Small Mouth Sounds
Wild Side Productions
March 12 to 24
At the Roxy on Gateway
8529 Gateway Blvd.
Tickets: Call 780-453-2440 or at www.theatrenetwork.ca
It’s pretty rare a respected director mounts a full length production with only three or four pages of dialogue.
But that’s exactly what director Jim Guedo of Wild Side Productions plans with American playwright Bess Wohl’s Small Mouth Sounds.
Slated to officially open Thursday, March 14, at the Roxy on Gateway, Small Mouth Sounds takes us to a five-day retreat in upstate New York in a forested area.
It is a silent, spiritual retreat where six individuals in deep pain are trying to get in touch with their personal problems.
Leading the group is a guru/teacher (Nathan Cuckow), also living through his own existential crisis. Unlike the retreat’s paid participants, he speaks and leads them through their journey.
“It can be a challenge for the actors who use text and the spoken word to convey dialogue. But I love the idea where the story is done in forced silence. There’s an energy. There’s a tension. It’s fascinating to watch the actors build their characters from the playwright’s blueprint,” said Guedo.
Dialogue and the use of voice are an actor’s main tools. To pull the play off, Guedo needed strong actors capable of sustaining roles without speech for a 90-minute run.
Amber Borotsik is Alicia, “a woman in a downward spiral. She’s a mess, an open nerve end.” Then there’s Belinda Cornish (Joan) and Kristi Hansen (Judy), a lesbian couple with a long shared history who need to iron out issues.
Dave Horak takes on the role of Jan, “a man who feels like a blank slate until the last three minutes of the show.” Then there’s Richard Lee Hsi as Rodney, a celebrity yoga instructor, who is well-versed in attending these gatherings. This time he arrives with his own baggage.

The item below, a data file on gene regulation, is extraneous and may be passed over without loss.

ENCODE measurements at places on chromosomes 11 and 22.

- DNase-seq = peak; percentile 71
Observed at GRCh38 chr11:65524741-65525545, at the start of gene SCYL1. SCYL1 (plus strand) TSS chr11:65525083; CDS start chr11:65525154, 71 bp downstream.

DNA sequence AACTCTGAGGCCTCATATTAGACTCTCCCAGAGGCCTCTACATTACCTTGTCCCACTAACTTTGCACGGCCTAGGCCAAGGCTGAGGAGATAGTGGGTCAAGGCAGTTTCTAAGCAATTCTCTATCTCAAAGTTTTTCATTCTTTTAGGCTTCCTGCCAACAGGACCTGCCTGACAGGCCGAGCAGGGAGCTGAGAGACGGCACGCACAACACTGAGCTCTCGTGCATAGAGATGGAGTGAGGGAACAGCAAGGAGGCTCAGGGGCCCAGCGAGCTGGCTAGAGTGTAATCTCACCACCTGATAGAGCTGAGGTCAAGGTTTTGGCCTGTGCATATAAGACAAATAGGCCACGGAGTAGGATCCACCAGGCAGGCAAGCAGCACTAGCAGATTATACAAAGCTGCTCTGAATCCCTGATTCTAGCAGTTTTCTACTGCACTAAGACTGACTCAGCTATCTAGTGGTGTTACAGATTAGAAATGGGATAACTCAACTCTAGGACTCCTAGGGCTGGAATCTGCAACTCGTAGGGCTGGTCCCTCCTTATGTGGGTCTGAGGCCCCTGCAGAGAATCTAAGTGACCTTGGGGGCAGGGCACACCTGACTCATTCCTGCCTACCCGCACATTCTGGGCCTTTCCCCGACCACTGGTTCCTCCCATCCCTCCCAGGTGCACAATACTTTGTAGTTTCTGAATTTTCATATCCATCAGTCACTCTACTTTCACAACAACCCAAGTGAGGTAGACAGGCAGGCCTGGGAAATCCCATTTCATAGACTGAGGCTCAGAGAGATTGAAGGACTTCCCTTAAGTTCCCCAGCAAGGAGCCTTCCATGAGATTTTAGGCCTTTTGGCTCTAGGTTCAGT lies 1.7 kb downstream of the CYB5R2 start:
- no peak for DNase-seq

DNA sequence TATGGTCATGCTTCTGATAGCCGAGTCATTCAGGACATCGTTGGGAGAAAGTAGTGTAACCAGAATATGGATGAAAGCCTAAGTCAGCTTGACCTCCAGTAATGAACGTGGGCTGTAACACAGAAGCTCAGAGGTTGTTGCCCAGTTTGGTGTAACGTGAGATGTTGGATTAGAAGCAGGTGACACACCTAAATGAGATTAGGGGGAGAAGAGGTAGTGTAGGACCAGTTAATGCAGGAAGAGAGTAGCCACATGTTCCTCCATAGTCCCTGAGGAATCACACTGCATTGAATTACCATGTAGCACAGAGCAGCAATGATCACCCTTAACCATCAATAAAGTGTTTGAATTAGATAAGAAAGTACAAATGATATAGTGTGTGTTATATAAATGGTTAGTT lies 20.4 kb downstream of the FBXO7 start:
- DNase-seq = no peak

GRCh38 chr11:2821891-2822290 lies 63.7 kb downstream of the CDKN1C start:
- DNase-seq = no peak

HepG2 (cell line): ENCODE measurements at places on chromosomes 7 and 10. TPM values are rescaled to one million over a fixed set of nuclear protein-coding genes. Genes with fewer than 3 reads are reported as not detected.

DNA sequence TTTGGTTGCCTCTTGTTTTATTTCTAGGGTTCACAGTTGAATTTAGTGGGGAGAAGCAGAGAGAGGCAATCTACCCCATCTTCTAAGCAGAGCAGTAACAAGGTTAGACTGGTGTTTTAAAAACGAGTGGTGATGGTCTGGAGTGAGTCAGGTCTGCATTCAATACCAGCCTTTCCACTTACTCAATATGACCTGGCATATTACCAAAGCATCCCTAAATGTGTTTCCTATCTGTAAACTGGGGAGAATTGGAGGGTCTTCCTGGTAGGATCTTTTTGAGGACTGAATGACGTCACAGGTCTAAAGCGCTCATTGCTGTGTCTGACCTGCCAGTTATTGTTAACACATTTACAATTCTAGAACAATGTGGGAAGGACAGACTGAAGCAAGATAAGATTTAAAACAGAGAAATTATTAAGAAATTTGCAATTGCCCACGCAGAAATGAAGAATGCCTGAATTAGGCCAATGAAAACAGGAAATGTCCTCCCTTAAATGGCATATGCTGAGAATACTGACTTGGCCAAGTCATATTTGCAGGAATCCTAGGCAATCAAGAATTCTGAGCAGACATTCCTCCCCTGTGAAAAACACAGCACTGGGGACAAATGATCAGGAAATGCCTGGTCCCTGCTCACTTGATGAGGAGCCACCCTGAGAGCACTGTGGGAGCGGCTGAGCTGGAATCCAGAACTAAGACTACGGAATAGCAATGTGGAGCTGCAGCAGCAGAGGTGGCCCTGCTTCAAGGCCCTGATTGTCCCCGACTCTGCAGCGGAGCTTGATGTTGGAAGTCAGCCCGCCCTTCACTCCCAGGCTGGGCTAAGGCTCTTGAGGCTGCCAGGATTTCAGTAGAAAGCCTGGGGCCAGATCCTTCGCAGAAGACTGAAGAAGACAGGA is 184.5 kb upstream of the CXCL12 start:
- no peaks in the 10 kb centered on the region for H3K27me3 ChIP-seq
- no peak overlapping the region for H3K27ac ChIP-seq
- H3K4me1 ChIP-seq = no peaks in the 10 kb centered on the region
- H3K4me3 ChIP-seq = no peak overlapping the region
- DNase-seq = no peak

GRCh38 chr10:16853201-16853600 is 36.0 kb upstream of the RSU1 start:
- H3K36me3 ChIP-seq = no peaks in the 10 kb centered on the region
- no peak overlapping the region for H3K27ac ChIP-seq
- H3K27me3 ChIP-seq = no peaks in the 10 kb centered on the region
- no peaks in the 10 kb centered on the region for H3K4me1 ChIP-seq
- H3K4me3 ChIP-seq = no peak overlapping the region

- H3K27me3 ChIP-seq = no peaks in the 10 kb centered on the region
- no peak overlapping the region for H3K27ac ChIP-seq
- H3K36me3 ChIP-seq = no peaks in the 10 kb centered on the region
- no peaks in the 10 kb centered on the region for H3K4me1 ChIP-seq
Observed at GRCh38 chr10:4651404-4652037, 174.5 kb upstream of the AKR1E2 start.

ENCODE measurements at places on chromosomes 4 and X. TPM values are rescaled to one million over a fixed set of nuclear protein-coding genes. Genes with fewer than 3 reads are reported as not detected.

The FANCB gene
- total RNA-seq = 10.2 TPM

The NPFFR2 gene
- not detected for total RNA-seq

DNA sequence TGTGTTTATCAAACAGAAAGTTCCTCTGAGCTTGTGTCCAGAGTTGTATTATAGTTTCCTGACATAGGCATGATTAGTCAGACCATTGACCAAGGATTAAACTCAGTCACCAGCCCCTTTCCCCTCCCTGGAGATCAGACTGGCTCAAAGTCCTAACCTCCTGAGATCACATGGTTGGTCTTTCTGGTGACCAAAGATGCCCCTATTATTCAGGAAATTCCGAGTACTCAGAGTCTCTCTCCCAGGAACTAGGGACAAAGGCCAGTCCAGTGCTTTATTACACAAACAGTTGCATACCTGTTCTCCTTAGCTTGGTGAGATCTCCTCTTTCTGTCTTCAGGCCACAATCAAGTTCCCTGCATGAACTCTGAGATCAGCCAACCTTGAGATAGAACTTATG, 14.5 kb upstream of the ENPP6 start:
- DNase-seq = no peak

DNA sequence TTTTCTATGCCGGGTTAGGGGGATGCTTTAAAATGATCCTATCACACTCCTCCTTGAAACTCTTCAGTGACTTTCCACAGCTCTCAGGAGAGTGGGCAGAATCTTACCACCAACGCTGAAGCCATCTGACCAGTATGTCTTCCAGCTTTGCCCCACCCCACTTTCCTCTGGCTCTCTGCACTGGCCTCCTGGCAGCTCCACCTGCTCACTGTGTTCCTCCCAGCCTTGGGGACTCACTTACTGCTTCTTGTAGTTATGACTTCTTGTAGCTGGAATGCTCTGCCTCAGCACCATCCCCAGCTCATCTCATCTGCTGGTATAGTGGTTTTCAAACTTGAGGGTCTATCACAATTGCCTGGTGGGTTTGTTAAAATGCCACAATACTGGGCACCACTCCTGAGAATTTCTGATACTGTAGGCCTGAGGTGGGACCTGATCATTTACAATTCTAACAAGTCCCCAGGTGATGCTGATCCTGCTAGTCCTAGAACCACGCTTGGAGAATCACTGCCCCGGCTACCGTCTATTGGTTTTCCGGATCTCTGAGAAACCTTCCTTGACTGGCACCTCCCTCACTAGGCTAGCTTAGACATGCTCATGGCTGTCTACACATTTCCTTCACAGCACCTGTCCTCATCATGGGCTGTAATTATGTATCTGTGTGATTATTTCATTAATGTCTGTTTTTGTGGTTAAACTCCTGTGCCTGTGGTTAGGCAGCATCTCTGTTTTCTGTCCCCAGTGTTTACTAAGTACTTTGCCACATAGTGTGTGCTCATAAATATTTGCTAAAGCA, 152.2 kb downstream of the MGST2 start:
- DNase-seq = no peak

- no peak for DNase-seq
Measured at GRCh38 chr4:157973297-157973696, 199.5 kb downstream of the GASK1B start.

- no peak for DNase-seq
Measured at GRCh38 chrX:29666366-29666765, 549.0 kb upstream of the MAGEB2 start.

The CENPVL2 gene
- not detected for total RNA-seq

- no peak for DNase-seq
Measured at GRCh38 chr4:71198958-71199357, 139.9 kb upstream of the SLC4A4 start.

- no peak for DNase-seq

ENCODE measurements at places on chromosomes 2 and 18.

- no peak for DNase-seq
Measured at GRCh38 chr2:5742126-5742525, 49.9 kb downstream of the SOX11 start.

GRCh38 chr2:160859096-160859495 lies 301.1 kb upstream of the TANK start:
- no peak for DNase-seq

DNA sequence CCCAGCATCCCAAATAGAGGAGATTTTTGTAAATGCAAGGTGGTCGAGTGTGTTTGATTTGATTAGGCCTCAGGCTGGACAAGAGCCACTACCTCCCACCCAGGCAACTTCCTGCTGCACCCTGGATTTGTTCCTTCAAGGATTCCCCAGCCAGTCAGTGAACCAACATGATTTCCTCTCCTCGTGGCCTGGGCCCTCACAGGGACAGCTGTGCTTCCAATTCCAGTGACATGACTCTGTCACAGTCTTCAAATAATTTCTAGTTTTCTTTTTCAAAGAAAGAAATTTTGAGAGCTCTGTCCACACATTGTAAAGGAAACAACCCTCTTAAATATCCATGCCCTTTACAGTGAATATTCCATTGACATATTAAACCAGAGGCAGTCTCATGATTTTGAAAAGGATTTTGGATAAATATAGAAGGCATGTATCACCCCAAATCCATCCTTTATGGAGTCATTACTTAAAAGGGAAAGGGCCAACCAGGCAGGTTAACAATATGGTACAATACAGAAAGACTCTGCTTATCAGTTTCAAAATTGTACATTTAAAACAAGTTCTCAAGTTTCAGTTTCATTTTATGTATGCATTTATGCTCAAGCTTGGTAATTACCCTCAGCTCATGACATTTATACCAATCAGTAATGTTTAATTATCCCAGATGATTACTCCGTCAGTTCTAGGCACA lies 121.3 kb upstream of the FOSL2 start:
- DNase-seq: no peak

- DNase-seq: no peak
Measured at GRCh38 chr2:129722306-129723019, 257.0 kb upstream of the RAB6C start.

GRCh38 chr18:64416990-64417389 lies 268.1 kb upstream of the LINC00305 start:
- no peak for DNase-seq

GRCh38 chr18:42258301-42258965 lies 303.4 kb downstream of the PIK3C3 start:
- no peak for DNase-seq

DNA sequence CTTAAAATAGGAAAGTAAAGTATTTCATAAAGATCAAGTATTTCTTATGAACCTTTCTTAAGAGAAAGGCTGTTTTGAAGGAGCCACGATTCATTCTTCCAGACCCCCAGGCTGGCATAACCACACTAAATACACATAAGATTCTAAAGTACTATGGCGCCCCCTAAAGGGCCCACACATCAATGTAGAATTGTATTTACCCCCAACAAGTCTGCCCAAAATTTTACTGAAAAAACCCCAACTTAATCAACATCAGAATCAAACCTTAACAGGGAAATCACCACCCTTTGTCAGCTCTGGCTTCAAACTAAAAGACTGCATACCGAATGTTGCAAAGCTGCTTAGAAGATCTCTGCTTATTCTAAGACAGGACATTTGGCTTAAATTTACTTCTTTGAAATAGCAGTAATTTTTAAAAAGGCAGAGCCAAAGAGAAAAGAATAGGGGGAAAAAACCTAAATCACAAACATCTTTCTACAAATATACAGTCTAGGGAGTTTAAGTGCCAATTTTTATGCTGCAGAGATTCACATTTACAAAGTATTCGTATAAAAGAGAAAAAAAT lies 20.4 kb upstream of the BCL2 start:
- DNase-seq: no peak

And finally there’s St. Albert Children’s Theatre alumnus Garett Ross, a man who has everything horrible that can happen to a man dropped in his lap.
During rehearsal the cast explored the role silence plays in our lives. During rehearsal breaks Guedo noticed an odd anomaly.
“Normally when people go on breaks, they’re Chatty Cathys. Here when people are on break, they’re very quiet. That all comes from being silent so long during rehearsal. Sometimes we speak to fill a void. Part of the retreat is coming in touch with that.”
Part of the beauty of the comedy, he notes, is that Wohl attended several retreats.
“She didn’t intend to write about retreats. The idea from the play came from the retreats. We even have one of her brochures in the props.”
For Guedo, the beauty of this play is the characters’ humanity.
“They question if they’re on the right path. Ultimately, it’s a beautiful, uplifting play. It’s not a Hollywood cliché where everyone leaves happily. It’s the attempt that is important. And ultimately, it’s funny.”